DIG017563_1._SX1280_QL80_TTD_I read two more graphic novel/comics this month, the first being Whatever Happened to the Caped Crusader. This was actually and incredibly enjoyable and powerful Batman read which surprised me. I can’t say a whole lot about it, only that if you’re even remotely a DC or Batman fan that you should check it out.

9781250078285And the last book that I completed this month was Gone Rogue, the second volume in the Wire and Nerves graphic novel series. I absolutely loved these books and am so sad to see them end! Iko was such a fun character to get to know better and I’m just so thrilled with the way everything played out and ended. What another lovely installment in the Lunar Chronicles world!

There you have it folks, my ridiculous monthly wrap-up! I can’t wait to see what the rest of you have read in February! Let me know in the comments below. For now, have a great day!

BOOK REVIEW: Neil Gaiman “The Graveyard Book” Graphic Novels Volume I & II

Title: The Graveyard Book Graphic Novels Volume I & II

Author: Neil Gaiman

Adaptator: P Craig Russell

Illustrator(s): Kevin Nowlan, P Craig Russell, Tony Harris, Scott Hampton, Galen Showman, Jill Thompson, Stephen B Scott, David Lafuente

Genre: Fantasy/Horror

My Rating: 5/5 stars

 

The only exposure I’ve had to Neil Gaiman before this was Trigger Warning and Norse Mythology, both excellent representations but both collections of short stories. I’ve had about the same amount of experience with graphic novels; nonetheless, I was excited about this read.

Full disclosure, I have not actually read The Graveyard Book, but I fully intend to now. I never knew what it was about and just happened to see both volumes of the graphic novel edition at my library, so I didn’t think it would hurt to pick it up. Selfishly, I also know that graphic novels tend to be quick reads and I was thinking about my 100 book reading goal for 2018, but we won’t get into that.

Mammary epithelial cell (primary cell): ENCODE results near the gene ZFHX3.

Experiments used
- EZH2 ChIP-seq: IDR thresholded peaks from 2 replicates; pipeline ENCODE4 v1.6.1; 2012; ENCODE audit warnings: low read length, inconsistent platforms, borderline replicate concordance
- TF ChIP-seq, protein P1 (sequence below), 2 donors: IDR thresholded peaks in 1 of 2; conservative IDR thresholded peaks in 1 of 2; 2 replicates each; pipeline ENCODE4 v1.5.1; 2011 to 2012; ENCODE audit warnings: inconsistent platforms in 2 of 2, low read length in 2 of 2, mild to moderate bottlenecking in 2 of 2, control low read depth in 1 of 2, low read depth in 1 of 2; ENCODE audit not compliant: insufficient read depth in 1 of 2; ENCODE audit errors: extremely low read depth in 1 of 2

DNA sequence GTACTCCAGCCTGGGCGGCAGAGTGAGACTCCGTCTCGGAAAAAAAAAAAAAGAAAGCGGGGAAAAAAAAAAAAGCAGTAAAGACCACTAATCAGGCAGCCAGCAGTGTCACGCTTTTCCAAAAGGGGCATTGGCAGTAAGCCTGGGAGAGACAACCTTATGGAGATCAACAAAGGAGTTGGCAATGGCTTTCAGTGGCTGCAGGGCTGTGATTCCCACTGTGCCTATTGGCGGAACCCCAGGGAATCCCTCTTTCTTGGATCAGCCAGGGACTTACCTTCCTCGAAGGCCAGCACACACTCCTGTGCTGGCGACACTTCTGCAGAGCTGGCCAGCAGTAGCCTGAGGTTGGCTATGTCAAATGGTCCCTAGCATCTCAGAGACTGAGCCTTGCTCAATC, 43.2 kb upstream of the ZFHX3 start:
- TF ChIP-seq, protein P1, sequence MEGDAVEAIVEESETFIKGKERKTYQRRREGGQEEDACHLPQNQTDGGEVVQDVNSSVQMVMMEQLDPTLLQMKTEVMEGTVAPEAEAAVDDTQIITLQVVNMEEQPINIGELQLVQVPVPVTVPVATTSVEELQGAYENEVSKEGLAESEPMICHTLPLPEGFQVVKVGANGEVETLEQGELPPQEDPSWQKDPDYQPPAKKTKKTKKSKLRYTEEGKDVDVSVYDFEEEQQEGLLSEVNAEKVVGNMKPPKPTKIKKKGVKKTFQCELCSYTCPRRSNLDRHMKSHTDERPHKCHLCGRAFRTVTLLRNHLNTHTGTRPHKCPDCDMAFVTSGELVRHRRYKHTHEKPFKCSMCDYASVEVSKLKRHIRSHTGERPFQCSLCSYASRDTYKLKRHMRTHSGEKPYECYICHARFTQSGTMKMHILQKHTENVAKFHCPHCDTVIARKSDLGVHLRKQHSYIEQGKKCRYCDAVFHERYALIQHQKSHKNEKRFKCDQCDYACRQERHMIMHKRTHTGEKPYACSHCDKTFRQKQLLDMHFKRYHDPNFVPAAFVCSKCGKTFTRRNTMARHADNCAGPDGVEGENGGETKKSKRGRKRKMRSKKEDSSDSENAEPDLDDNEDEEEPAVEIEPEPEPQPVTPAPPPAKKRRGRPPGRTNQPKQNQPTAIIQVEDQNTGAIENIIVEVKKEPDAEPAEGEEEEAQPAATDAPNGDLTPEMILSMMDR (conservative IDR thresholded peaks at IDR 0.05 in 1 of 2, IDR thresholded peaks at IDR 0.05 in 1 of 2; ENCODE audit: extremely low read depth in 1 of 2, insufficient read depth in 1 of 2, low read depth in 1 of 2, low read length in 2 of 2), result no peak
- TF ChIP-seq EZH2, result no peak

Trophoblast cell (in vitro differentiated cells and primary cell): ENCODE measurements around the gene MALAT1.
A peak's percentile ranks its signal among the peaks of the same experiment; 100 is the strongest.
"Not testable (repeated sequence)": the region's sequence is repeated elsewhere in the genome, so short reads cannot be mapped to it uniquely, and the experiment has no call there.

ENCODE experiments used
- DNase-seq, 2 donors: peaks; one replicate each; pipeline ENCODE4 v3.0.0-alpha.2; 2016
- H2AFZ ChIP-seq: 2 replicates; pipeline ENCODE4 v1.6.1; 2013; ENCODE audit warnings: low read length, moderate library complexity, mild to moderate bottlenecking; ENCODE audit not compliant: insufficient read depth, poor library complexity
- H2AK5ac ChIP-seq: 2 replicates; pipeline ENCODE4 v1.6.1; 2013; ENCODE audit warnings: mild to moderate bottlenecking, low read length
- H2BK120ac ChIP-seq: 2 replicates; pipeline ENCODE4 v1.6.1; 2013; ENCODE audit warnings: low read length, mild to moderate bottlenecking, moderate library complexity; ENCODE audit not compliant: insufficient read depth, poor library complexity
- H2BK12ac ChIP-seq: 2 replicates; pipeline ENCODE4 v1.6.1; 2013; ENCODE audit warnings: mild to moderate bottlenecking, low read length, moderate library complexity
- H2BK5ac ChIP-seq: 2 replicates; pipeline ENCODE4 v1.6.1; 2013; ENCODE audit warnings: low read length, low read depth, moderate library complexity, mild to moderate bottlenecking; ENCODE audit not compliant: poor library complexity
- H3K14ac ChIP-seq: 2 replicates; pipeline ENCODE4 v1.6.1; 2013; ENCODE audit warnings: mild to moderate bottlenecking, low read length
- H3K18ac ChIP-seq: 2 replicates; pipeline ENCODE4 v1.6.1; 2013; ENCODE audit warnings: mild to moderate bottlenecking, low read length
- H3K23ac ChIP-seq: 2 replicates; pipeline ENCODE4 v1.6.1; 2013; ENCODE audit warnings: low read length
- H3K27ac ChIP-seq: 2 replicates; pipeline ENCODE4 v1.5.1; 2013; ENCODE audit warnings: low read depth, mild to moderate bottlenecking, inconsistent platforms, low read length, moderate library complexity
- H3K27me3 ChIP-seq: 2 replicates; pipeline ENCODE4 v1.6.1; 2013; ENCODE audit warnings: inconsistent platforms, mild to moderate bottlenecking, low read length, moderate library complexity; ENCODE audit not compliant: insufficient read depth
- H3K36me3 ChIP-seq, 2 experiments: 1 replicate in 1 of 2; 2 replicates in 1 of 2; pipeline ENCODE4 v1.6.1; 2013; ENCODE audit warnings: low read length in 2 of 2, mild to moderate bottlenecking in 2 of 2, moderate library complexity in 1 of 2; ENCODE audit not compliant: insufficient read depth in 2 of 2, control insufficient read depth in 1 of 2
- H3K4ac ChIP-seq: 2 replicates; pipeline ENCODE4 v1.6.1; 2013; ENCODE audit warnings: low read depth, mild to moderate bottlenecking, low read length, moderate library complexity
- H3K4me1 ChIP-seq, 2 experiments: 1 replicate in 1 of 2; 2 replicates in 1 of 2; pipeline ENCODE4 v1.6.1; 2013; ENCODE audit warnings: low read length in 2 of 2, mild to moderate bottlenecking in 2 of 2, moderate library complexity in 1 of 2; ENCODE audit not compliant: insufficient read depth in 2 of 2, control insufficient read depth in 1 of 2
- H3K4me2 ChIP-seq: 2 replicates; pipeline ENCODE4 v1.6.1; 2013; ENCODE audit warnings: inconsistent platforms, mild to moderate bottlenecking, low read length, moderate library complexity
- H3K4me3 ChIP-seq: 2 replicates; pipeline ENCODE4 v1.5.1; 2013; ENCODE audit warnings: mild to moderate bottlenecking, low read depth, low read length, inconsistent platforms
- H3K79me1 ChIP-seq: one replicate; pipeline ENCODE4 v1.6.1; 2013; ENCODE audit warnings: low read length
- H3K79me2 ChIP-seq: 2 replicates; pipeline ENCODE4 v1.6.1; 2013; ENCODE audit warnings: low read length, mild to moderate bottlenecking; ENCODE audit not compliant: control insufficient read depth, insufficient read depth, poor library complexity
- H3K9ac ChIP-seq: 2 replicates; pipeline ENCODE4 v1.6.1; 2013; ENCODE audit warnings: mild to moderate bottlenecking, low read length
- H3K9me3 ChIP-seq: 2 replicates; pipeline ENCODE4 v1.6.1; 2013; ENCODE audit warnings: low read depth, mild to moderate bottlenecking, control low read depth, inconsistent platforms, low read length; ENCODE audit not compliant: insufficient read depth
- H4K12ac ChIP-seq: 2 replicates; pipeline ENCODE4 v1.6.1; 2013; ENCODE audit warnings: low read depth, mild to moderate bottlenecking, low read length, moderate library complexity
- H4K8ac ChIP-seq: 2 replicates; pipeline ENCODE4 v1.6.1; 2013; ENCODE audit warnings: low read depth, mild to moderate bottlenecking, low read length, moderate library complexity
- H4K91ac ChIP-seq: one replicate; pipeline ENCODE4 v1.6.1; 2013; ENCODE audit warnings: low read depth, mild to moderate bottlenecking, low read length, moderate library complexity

The Graveyard Book is a story about a little boy, affectionately named Nobody Owens, who was raised by ghosts in a graveyard. The rest of his family had been murdered, so the inhabitants of the nearby cemetery take it upon themselves to protect the infant boy and keep him safe.

The only not-dead resident of the graveyard is Silas, who is presumably a vampire but I’m not sure if we’re ever expressly told this. I think it was more implied, and based on his illustrated form, I think it’s safe to come to this conclusion. Since Silas is the only one who can come and go from the graveyard as he pleases, he becomes Nobody’s (nicknamed Bod) guardian, bringing back food, clothing, and other things needed to take care of a growing boy.

This story follows Bod as he grows up in the graveyard and the people that take care of him. We watch him develop and learn new things, watch him make friends, mostly with ghosts, sometimes with humans. We can see how his upbringing has affected him and has made him a more naïve, yet more interesting, person. Bod is curious and brave, but he also likes to get into trouble. We get to follow him on those adventures, too.

Neil Gaiman is oh so creative and this story is unique, special, breathtaking at times, heartbreaking at times, and all-around mesmerizing and beautiful. I truly loved basically every moment of this story. I loved Bod’s interactions with the other ghosts, particularly his relationship with Silas. I loved seeing this entirely new world of the dead and seeing how Bod and others react to it. I loved the mystery surrounding Bod’s family’s deaths. Throughout the story, we get the impression that their murderer is still searching for Bod, and we’re left to wonder why.

As for the illustrations, each chapter or section of the book was done by a different artist. The color scheme remained the same, and basic character’s traits, but the drawings each had a unique look to them which made the reading experience all the more interesting.

This was an absolutely beautiful adaptation of what I assume is a work of art. I’m so excited to read The Graveyard Book but until then, I highly recommend this version.